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Spoiling for more salt marsh

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ONE of the rarest habitats in Guernsey could be extended.

ONE of the rarest habitats in Guernsey could be extended. La Societe Guernesiaise wants to remove spoil from the Colin Best Nature Reserve at L'Eree.

La Societe conservation officer Jamie Hooper said that would would increase the size of the salt marsh, which was vital to some plants and wildlife. 'On a big high tide, sea water backs up through the drains and seeps through the shingle bank – you'll never keep it out,' he said.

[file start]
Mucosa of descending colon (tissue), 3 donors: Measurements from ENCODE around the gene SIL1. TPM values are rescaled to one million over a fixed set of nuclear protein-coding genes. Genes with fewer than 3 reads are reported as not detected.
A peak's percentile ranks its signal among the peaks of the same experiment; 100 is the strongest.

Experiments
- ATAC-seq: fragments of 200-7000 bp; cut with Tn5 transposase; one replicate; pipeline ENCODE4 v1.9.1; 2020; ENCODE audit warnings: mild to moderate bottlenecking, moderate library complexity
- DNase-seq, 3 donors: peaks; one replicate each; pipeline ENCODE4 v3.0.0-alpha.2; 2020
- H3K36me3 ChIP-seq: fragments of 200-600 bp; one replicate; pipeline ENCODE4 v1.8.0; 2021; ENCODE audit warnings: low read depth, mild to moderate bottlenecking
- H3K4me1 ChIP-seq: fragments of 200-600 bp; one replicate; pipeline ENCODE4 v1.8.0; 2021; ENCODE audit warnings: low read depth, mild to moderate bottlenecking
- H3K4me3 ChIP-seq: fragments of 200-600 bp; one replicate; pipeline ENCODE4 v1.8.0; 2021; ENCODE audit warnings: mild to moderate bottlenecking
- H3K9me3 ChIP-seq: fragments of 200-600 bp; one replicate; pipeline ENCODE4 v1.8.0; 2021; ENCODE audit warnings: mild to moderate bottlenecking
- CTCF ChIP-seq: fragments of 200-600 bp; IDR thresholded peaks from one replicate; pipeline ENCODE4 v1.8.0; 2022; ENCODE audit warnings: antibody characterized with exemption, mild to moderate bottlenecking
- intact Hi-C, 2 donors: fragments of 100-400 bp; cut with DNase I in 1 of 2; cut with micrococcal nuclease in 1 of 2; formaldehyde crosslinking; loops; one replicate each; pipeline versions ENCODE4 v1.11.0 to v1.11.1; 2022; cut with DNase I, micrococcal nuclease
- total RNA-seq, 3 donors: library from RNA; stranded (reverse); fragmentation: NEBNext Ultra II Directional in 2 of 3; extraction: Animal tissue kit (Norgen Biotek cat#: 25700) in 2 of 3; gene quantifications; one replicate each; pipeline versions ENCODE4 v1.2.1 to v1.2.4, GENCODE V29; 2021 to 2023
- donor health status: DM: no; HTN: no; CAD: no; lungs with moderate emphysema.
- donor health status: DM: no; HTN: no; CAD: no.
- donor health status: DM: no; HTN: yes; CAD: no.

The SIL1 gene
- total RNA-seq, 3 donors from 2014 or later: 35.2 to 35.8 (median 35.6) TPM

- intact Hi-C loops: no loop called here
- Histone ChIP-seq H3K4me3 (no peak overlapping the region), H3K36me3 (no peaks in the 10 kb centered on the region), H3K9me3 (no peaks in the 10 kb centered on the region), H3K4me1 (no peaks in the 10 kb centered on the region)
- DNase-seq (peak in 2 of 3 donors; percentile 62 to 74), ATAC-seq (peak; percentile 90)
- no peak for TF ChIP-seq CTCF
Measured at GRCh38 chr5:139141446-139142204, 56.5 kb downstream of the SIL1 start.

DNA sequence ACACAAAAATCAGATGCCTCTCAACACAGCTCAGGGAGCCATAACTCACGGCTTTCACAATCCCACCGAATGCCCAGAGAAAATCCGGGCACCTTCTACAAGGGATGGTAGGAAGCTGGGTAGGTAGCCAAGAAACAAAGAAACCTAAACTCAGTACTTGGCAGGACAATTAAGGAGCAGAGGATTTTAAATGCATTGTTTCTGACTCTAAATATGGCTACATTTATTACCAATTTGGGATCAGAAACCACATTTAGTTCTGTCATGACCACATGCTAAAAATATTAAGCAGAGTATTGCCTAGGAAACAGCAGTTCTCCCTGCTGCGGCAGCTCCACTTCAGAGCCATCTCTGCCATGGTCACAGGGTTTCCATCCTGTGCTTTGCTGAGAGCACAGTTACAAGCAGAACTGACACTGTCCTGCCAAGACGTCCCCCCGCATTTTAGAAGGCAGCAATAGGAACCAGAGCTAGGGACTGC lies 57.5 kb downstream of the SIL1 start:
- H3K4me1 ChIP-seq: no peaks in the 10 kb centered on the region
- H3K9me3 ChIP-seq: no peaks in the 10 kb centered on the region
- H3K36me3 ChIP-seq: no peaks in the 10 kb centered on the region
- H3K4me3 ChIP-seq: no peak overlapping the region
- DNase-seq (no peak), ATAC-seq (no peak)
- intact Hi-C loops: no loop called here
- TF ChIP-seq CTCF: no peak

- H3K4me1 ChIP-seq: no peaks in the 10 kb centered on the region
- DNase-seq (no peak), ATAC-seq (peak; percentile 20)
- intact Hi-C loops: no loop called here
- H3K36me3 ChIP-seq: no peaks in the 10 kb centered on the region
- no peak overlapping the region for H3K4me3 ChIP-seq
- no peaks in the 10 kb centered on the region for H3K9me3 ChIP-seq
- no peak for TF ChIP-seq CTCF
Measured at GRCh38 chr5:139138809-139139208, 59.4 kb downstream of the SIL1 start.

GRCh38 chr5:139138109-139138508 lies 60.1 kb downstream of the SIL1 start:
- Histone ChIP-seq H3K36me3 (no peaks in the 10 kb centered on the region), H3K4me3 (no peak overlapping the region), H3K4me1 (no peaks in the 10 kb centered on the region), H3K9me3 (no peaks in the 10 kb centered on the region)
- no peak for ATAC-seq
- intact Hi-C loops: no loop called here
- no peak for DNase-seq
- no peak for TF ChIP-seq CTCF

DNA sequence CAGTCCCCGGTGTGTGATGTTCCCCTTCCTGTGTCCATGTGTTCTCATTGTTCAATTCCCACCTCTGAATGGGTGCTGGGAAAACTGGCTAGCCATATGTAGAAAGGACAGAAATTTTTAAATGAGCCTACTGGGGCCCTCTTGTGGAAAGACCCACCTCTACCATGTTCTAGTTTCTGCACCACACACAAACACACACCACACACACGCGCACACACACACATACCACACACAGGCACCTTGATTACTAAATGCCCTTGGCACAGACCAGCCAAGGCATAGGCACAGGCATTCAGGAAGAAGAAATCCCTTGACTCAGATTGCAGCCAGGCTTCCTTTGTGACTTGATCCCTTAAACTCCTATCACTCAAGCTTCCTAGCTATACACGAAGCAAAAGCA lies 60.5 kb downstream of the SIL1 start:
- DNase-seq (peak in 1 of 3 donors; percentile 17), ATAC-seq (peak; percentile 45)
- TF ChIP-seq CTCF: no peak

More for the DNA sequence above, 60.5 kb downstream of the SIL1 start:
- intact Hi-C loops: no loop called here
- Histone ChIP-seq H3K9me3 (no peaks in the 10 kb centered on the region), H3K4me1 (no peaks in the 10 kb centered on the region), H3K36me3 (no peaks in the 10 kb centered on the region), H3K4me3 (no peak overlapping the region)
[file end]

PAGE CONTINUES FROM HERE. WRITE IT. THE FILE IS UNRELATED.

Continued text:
This had led to the formation of the salt marsh – a rare habitat on the island. 'It's not particularly species-rich, but there are a number of specialist plants such as sea aster,' he said. High tides forced roosting birds from the beach and these retreated to the salt marsh.

The late Mr Best, who wanted to firm up the land for better access, controversially tipped the spoil – an estimated 300 lorry loads – in the area next to Route de la Rocque, opposite the shingle bank, a number of years ago and an application to remove it has been submitted to the Environment Department.

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